General managers decided Tuesday to end the practice of having the ice scraped but not resurfaced at the end of regulation. The goal when it was instituted was to cut down on the number of shootouts, but when that didn't have enough of the desired effect and the flow of the game was interrupted, the call was made to go back to shovelling the ice beginning Saturday.
"That was my bad idea," Ken Holland of the Detroit Red Wings said. "The feeling in there was the dry scrape is a buzz kill. It is just taking too long to get from the end of the game back to playing, so we're going to use people to shovel the ice, try within 90 seconds to two minutes to get back up and playing."
Games were being delayed anywhere from just under five minutes to just under seven, according to NHL executive vice president and director of hockey operations Colin Campbell. Even though slightly more games are ending in overtime rather than a shootout, it wasn't the evidence that GMs needed to make the switch.
Instead, David Poile of the Nashville Predators saw fans leaving after the third period, and his colleagues didn't like how it affected game action.
"I think that common sense, just watching the games, watching the delay and just looking at the flow," Lou Lamoriello of the New Jersey Devils said. "There are assets to doing it. But I think that game itself is more important, and the flow of the game, and it took away from that."
Campbell said the league had talked to the Players' Association, and players seem to be on board with the change.
Switching ends for overtime, which leads to longer line changes, will remain in place. The league will not do a dry scrape of the middle of the ice before shootouts, as had been the case in previous years.
Expanded video review, three-on-three in overtime and knee-on-knee hits were among the many other topics discussed at the annual meeting the day after the Hockey Hall of Fame induction ceremony that's used to set the table for March's three-day gathering in Boca Raton, Fla.
The American Hockey League is experimenting with three minutes of four-on-four followed by four minutes of three-on-three in OT and has experienced a rise in games decided before shootouts. Many GMs like what they've seen but want to give it some more time and watch more games before deciding.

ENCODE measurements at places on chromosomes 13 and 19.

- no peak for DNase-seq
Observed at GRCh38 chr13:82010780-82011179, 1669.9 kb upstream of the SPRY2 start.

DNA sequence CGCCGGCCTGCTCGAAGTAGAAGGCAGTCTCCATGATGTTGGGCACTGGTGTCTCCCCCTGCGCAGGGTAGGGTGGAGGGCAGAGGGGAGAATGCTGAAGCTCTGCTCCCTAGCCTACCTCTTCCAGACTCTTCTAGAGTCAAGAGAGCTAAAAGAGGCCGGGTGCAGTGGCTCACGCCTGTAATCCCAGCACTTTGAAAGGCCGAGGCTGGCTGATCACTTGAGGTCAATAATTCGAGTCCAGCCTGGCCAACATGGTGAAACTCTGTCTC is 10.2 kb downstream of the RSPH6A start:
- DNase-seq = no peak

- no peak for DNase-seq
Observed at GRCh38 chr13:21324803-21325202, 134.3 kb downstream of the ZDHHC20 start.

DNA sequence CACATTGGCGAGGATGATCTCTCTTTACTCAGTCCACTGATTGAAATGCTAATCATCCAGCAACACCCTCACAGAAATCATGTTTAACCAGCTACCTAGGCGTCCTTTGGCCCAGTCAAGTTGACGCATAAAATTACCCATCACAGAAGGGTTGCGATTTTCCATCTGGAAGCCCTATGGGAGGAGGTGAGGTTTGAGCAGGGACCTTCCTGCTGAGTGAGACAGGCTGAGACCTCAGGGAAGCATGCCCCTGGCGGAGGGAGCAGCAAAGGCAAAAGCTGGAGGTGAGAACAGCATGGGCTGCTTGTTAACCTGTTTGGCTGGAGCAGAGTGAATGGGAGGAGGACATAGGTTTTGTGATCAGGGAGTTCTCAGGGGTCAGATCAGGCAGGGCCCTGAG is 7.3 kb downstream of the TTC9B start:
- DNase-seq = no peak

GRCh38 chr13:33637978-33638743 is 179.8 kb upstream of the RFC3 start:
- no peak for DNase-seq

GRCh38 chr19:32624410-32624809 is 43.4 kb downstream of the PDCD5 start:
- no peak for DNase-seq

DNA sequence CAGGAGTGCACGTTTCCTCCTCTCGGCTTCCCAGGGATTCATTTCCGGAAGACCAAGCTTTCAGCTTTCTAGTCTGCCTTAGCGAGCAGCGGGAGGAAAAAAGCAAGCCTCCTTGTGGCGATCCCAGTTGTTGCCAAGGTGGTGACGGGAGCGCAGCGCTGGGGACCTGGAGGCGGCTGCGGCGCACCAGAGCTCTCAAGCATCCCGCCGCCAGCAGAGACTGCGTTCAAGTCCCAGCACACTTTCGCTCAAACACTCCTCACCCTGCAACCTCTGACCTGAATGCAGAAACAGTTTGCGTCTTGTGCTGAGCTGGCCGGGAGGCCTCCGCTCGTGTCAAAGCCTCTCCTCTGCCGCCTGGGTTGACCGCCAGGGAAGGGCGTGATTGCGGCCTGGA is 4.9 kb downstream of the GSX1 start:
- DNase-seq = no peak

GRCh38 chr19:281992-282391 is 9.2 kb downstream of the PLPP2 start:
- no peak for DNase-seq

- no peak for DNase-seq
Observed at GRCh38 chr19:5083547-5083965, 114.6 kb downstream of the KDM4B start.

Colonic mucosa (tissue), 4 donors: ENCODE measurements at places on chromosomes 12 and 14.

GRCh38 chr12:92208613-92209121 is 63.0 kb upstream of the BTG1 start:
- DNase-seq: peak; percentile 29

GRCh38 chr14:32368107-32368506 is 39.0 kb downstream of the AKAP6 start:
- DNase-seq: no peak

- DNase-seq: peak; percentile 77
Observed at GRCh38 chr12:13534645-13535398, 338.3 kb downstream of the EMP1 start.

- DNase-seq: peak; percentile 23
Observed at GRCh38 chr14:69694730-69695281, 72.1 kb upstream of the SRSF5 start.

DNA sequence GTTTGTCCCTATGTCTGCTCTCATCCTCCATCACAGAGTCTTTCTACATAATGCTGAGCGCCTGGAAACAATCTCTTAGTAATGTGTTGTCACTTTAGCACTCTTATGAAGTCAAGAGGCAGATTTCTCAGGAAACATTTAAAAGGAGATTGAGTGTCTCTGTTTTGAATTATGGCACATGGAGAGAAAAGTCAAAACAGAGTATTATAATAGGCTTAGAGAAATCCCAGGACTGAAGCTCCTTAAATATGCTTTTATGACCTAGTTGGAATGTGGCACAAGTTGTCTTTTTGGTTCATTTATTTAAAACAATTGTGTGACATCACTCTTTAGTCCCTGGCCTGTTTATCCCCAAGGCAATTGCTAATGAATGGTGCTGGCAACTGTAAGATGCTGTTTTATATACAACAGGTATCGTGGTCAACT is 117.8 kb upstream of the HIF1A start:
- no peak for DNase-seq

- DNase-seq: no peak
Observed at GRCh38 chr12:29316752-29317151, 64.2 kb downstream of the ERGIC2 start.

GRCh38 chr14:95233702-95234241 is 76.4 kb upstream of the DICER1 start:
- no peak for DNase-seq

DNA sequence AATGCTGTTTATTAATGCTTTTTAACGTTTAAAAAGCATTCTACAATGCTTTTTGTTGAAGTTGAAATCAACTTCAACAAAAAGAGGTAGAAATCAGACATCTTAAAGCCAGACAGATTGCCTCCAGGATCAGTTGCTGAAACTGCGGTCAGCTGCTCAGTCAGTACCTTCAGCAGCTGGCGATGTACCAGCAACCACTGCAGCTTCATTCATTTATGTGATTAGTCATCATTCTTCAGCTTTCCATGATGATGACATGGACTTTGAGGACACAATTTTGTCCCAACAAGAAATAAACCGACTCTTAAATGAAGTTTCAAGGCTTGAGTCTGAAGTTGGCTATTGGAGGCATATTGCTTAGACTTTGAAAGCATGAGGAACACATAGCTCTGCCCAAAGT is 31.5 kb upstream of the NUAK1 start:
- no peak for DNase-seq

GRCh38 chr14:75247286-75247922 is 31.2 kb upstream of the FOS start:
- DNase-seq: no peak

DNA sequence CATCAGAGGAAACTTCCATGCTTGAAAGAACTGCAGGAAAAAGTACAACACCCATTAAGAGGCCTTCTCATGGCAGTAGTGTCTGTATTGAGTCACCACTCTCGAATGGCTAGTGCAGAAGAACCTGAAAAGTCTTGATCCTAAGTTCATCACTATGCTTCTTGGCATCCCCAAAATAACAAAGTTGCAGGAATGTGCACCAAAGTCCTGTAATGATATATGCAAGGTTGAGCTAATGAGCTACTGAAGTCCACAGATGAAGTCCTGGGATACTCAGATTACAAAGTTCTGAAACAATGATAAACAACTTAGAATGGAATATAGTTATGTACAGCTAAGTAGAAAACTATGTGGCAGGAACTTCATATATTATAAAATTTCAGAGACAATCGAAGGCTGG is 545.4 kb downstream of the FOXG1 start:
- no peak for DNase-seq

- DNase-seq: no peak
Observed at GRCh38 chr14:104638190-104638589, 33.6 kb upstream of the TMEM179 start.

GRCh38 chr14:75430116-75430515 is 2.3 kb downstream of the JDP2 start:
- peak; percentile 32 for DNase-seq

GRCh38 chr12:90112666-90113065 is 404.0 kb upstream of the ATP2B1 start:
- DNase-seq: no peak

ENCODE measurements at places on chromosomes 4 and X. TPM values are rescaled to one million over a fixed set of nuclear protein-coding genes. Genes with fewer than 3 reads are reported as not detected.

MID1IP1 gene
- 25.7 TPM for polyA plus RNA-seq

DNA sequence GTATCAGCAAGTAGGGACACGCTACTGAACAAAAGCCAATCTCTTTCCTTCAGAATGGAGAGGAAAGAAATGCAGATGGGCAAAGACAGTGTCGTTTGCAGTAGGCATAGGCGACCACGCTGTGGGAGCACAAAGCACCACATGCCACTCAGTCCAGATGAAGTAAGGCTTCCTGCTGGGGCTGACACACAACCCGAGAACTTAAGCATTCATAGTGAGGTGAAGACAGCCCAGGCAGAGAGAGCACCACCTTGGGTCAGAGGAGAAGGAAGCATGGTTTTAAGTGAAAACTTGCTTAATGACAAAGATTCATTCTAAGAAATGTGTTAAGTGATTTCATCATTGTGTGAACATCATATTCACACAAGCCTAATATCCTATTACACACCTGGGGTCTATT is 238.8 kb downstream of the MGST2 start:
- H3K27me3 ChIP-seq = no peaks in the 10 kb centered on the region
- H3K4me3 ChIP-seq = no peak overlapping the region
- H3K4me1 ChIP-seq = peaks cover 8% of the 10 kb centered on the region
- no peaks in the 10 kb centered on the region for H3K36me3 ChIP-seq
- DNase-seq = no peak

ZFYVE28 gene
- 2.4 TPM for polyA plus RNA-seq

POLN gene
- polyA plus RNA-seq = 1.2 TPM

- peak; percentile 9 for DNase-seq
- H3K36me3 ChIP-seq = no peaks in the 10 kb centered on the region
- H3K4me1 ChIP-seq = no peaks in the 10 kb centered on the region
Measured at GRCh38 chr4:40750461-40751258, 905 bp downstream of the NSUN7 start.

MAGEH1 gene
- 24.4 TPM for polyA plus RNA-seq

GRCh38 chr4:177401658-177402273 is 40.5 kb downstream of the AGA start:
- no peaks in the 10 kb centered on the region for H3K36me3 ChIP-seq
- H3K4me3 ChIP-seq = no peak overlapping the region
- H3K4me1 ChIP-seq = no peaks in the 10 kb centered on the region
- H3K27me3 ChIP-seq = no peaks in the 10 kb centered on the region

"You do like to see the game end with a goal versus the shootout," Poile said. "Possibly you could say three-on-three is more of a compromise. I'm not sure yet."
The NHL has been internally tracking goaltender interference issues this season and the group looked at six separate examples and voted on whether the goal should be allowed or disallowed. In past meetings there wasn't enough of a consensus on goalie interference to make changes, and some questions remain before a
"It's a popular topic at every meeting and just the goal of getting it right, basically," Jarmo Kekalainen of the Columbus Blue Jackets said. "It's so hard for the referees and the speed of the game and how it happens at ice level. I guess we want to further talk about and have a discussion about how we can review to get them right more than wrong and still not have too many reviews and slow the process of the game too much."
Stephane Quintal gave his first presentation in front of the GMs since taking over for Toronto Maple Leafs president Brendan Shanahan as vice-president of player safety. Knee-on-knee hits were part of that, as Quintal said they're happening once every 14 games instead of once every 24 games last year.
"We're seeing an increase of lower-body injuries, more knee incidents," Quintal said. "We're paying attention to it."
Bryan Murray of the Ottawa Senators postponed a chemotherapy session to attend. Murray revealed last week he had Stage 4 colon cancer that spread to his liver and lungs.
"I just go to work," Murray said. "I do what I can do. I rely on my assistants quite a bit to do a lot of the travelling and scouting more than maybe in the past. But beyond that, I'm fine."
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